Breaking Down The NC Medicaid Overhaul: A Mix Of Health Care Models
Medicaid is always one of the biggest expenditures for states, and North Carolina is overhauling its program to try to make its budget more predictable. The overhaul is essentially a mixture of health care models that are gaining national prominence. The result will change who's in charge of keeping low-income patients healthy and how North Carolina pays for it.
Many North Carolina lawmakers consider Medicaid the budget Pac-Man that eats up all the money they could spend on other priorities.
That's a big reason Republicans in control of the legislature passed the overhaul.
"It is a huge win for the taxpayers of this state, the folks that are actually footing the bill for these services," Rep. Bert Jones said on the House floor.
In fact, all American taxpayers foot the bill. It's a mix of federal and state dollars.
North Carolina struggled with huge Medicaid cost overruns from 2010 through 2013. That sent lawmakers looking for a better way to manage it. They settled into two camps, and here's where we'll get a little wonky:
One camp wanted to use a managed care model, which basically means putting large insurance companies in charge of managing care and containing costs.
"The alternative idea was to contract with what are called Accountable Care Organizations," Wake Forest professor Mark Hall says, "which is a newly emerging idea both at the state level and the federal level to organize systems of health care finance and delivery that are led by doctors and hospitals."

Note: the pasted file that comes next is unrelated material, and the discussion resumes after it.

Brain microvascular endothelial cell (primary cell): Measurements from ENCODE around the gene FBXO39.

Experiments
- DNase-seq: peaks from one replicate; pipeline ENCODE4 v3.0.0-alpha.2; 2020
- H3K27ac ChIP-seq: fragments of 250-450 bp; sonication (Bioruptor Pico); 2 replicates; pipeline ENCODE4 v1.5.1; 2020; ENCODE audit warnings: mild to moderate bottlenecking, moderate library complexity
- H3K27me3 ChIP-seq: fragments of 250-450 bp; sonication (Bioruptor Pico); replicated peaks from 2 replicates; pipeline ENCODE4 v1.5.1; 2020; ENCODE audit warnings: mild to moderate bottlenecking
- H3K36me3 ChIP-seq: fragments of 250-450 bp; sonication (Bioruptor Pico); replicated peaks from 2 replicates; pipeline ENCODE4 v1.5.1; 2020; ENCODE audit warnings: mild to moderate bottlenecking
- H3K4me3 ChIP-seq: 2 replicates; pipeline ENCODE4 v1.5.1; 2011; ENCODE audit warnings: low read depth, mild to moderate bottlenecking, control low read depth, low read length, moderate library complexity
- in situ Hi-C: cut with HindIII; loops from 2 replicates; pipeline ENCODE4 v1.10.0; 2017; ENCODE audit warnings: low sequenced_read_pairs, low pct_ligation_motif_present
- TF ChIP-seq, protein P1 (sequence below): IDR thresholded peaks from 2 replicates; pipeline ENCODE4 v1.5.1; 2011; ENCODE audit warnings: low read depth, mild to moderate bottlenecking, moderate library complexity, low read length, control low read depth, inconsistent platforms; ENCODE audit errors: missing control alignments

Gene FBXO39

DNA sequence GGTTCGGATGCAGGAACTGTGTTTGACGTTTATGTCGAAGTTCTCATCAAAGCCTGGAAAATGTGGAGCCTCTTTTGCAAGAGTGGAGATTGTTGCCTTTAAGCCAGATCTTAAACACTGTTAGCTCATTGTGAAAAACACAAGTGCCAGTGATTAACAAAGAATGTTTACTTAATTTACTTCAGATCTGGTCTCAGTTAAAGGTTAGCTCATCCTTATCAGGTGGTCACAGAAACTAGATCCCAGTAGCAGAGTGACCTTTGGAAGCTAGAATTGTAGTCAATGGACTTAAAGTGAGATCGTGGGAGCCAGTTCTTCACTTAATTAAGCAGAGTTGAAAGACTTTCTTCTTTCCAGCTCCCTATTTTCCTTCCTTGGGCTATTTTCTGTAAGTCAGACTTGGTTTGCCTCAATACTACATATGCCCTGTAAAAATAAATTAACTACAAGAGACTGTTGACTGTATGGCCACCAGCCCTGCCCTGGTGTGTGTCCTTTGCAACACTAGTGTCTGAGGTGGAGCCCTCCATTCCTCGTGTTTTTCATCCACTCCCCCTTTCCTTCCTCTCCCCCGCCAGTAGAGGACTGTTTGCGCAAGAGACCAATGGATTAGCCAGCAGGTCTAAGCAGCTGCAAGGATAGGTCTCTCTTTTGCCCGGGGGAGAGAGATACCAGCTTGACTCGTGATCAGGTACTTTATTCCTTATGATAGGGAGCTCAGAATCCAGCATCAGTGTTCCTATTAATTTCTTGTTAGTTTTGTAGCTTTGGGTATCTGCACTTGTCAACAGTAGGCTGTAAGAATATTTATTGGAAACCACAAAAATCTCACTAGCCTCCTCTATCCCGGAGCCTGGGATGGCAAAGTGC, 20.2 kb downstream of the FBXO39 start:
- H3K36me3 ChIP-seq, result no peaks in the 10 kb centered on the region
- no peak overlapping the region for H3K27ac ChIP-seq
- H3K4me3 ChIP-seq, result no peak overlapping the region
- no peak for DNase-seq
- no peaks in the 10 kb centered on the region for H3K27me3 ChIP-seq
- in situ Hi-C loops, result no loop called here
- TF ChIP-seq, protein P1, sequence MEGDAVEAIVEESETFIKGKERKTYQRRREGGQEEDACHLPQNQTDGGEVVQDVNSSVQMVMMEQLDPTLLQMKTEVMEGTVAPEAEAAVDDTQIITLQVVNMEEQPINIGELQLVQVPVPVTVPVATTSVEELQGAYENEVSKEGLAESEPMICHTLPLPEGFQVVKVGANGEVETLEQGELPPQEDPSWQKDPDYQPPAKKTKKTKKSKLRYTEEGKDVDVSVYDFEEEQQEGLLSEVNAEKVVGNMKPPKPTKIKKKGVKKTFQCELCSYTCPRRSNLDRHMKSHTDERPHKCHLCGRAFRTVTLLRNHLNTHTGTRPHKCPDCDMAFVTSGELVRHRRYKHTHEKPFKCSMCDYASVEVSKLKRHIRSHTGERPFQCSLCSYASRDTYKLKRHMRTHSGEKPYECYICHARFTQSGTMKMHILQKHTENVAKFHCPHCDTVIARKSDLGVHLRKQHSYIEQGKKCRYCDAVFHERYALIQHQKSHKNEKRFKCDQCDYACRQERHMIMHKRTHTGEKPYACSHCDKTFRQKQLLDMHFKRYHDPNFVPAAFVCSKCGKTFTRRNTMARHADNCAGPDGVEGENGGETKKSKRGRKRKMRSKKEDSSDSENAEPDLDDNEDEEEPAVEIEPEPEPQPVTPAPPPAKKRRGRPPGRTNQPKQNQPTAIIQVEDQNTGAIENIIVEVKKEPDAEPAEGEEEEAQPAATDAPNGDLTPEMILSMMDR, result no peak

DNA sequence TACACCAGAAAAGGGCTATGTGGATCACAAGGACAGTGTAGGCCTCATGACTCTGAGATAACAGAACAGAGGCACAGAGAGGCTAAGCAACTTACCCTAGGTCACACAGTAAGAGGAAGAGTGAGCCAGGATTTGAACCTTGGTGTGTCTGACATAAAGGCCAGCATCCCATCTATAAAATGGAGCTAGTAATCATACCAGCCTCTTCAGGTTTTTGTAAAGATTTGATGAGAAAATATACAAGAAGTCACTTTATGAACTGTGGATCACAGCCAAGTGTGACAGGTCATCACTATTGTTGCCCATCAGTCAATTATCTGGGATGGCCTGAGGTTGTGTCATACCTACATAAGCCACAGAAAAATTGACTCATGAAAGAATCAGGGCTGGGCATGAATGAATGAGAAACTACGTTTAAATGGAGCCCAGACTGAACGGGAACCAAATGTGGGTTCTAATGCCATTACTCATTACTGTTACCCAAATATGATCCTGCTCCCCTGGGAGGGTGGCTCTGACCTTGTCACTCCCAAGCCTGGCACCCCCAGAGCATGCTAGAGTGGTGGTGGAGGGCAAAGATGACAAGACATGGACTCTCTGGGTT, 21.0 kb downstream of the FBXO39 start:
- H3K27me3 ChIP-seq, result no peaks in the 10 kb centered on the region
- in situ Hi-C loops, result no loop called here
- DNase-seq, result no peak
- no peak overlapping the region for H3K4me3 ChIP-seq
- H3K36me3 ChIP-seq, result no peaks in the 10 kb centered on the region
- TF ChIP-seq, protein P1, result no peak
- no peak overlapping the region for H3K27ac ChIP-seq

The federal government is pushing that model for Medicare, the government insurance program for the elderly. A Health and Human Services video about the concept uses the tagline: "Better health care quality. Better outcomes for patients. ACOs are a win for patients and health providers."
When you hear Accountable Care Organization or ACO, think: large system of doctors and hospitals. The idea is to put the people providing the care on the hook for how it goes and what it costs.
In North Carolina, some lawmakers worried the doctor-and-hospital model wouldn't save enough money. Others worried the insurance company model would skimp on care. So they settled on a mixture of both.
Will that create "a Frankenstein's monster?" That's the question Hall, the Wake Forest professor, asked earlier this year.
"We proposed the thought that hybridizing these two separate ideas might be freakish," he says. "But in fact, I don't think it is. I think it's actually a very sound and carefully thought-out use of the best of both models."
North Carolina is using the managed care/insurance company model to change how it pays for Medicaid. As of now, doctors bill Medicaid after they provide services, so the incentive is to provide more services.
In the new system, the state will set budgets up front for whoever it puts in charge of managing care. If those managers go over budget, they're on the hook – not the state.
That's becoming the standard approach to payment, says Dan Mendelson, CEO of consulting firm Avalere Health.
"Most states contract for Medicaid through managed care because states don't want open-ended financial liability," Mendelson says.